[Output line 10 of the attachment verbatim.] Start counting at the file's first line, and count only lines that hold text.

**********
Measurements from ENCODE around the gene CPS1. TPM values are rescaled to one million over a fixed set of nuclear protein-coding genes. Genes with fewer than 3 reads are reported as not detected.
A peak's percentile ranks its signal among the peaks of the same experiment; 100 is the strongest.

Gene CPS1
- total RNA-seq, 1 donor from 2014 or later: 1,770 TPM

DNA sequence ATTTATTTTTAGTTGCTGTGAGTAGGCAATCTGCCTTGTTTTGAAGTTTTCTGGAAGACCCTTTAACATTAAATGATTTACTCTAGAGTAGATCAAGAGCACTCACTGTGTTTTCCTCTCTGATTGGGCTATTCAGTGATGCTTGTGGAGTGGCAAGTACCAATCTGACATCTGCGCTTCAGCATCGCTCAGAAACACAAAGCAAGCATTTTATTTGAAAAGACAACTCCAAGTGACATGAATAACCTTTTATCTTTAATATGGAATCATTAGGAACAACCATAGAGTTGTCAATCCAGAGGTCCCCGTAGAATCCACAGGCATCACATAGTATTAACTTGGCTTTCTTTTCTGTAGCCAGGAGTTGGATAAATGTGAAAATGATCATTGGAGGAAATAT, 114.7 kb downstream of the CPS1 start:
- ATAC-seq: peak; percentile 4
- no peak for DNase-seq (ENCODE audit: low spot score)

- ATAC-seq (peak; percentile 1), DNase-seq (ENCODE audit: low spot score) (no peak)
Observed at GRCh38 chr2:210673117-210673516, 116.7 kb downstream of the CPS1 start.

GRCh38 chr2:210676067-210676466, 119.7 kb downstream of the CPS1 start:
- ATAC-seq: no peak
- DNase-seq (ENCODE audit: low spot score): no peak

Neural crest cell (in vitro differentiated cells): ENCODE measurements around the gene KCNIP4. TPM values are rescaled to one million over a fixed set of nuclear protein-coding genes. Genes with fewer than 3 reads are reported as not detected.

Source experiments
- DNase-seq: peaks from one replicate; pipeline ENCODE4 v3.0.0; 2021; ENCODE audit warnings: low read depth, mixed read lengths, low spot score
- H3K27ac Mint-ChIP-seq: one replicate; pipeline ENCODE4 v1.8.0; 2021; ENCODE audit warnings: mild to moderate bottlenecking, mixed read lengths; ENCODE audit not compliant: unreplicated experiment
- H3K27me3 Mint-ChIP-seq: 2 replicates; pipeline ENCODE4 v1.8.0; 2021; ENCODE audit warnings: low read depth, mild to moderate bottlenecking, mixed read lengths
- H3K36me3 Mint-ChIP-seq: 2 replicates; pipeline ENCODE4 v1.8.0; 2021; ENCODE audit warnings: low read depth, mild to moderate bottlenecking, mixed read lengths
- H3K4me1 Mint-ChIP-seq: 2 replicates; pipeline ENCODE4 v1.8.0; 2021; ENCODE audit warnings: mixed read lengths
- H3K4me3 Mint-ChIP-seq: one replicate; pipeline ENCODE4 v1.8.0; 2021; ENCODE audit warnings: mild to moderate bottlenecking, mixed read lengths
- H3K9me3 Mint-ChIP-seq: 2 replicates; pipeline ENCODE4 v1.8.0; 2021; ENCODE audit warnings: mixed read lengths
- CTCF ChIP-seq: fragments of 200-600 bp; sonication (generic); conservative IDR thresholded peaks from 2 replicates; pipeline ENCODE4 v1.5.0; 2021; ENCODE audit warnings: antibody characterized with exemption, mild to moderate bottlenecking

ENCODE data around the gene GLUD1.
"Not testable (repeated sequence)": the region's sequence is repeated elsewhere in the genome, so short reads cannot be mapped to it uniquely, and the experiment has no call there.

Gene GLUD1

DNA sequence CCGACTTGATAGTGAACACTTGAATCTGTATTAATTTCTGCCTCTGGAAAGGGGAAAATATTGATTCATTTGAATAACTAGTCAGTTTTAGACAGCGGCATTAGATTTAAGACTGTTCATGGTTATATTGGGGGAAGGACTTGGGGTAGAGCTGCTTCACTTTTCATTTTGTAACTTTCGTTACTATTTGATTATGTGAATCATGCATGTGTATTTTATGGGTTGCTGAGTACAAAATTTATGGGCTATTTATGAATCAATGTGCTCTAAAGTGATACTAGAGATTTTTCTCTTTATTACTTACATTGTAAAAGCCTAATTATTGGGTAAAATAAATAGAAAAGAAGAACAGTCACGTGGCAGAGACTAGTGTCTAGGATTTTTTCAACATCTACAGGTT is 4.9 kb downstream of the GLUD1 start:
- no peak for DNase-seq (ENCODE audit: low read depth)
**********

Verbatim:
GRCh38 chr2:210676067-210676466, 119.7 kb downstream of the CPS1 start: